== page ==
Food Additive Ban Would Become Strictest in the Nation.

SPRINGFIELD - In a push to ensure that Illinoisans eat safer, healthier food, Secretary of State Alexi Giannoulias, State Senator Willie Preston (D-Chicago) and State Representative Anne Stava-Murray (D-Downers Grove) have initiated legislation to ban harmful chemicals in candy, soda and other ultra-processed, packaged foods sold here.

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The Illinois Food Safety Act – or Senate Bill 2637 – calls for prohibiting the use of brominated vegetable oil, potassium bromate, propylparaben, Red Dye No. 3 and titanium dioxide – all of which have been linked to serious health problems, including hyperactivity, nervous system damage, reproductive issues, hormonal damage and increased risk of cancer.

Because of health concerns, the use of these chemicals in food items is already prohibited in the European Union and several other countries. Last fall, California enacted a law that banned four of the five additives, which takes effect in 2027, and New York is considering similar legislation.

“Our goal with this legislation is to create a healthier marketplace for Illinois families,” Giannoulias said. “The purpose of this legislation isn’t to ban any products or take food off shelves; it’s to ensure food manufacturers update recipes to use alternative, safer ingredients that are already used in other places around the world, including soon in other parts of the U.S.”

"People should be able to trust that the food they buy won’t lead to deadly diseases such as cancer. That’s why I’ve drafted and proposed SB2637 to ban Red Dye #3, Brominated Vegetable Oil, Potassium Bromate, Propylparaben, and Titanium Dioxide,” Preston said. “I want Illinoisans to be more confident when grocery shopping that they are not purchasing products that are laced with ingredients classified as toxic and harmful for human consumption. The European Union and California have already banned these harmful ingredients. Illinois must take the steps necessary to protect the health and wellness of our citizens."

“Illinois families should not have to worry that the food they buy for themselves and their kids may contain harmful substances that can cause neurological and reproductive symptoms, or even cancer,” Stava-Murray said. “When new scientific data casts doubt on whether an ingredient or additive is safe to consume, it’s important that that substance be removed from the food supply.”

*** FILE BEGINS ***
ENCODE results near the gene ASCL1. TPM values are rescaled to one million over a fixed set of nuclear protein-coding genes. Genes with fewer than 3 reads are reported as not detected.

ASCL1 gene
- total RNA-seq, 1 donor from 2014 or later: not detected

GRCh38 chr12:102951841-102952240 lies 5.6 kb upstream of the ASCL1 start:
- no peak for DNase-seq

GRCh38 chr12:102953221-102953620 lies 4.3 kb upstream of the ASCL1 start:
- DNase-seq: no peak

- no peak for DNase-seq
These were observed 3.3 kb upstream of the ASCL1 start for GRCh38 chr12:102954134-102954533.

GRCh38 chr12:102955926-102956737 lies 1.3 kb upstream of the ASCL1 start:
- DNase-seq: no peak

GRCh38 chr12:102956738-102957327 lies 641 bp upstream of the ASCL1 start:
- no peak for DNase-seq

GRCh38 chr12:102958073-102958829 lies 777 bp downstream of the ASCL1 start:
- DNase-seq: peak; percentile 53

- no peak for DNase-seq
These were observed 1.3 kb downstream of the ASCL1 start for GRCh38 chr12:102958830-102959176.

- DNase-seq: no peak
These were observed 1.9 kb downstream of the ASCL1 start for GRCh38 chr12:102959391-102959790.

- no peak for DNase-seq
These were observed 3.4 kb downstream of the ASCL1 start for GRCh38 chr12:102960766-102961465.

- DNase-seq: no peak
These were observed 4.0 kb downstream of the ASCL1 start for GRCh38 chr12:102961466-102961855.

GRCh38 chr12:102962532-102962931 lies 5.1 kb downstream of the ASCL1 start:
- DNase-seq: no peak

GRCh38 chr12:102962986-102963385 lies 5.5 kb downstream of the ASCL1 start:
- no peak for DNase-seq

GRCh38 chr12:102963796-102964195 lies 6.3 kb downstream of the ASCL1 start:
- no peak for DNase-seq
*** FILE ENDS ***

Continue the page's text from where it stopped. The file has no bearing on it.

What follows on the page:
The advocates emphasized the law is aimed at protecting children, who are more likely to consume food products that contain these chemicals. Children are also at a greater risk to suffer the negative impacts from food additives because their developing organs are more vulnerable.

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As Secretary of State, Giannoulias oversees the state’s organ donation registry and stressed the importance of healthy organs for individuals suffering from life-threatening diseases or injuries who need transplants.

In addition, the Illinois legislation calls on an Illinois-based university or research-focused institution to study the health risks associated with two other additives – butylated hydroxyanisole (BHA) and butylated hydroxytoluene (BHT), which would be subject to additional regulations if it is determined they pose a significant health risk.

Additional support for SB 2637:

“In keeping with our commitment to reducing the number of people waiting for a lifesaving transplant, we support the Illinois Food Safety Act,” said Kevin Lee, President and CEO of Mid-America Transplant. “Efforts to make food healthier enhance overall wellbeing and help prevent individuals from needing a transplant later in life. We believe this legislation will promote healthy lifestyles and reduce diseases that can lead to the need for transplant.”

“The Food Safety Act protects the most vulnerable Illinoisans, particularly our children whose organs are still developing,” said Marion L. Shuck, Executive Vice President of Governmental and External Affairs at Gift of Hope Organ and Tissue Donor Network. “I urge our legislators to approve this proposal, which will keep our communities healthier and less frequently in need of live-saving transplants.”

“The FDA has failed for decades to keep us safe from toxic food chemicals,” said Scott Faber, Senior Vice President of Government Affairs for the Environmental Working Group (EWG), a non-profit, non-partisan organization that empowers people to live healthier lives in a healthier environment. "In the absence of federal regulation, it falls to the states to keep us safe from toxic chemicals in cereals, salad dressings, candy and other foods our families enjoy. We applaud the Secretary and Illinois lawmakers seeking to remove these additives from Illinois' food supply."

The foods that our children consume starting from birth have a significant impact on their development and future health,” said Dr. Payal Adhikari, a pediatrician and Fellow of the American Academy of Pediatrics (FAAP) at Northwestern Children’s Practice, which specializes in healthy lifestyles. “We are excited to have leaders who take initiative to make sure the safest options are available to our community.”

“The Illinois Academy of PAs is committed to improving the health of Illinoisans by increasing access to health care and promoting healthier options for diet and lifestyle,” said Timothy Kinsey, DMSc, PA-C, President of the Illinois Academy of Physician Assistants. “We strongly support the Secretary of State, Sen. Preston and Rep. Stava-Murray's efforts to improve nutrition for Illinois residents."

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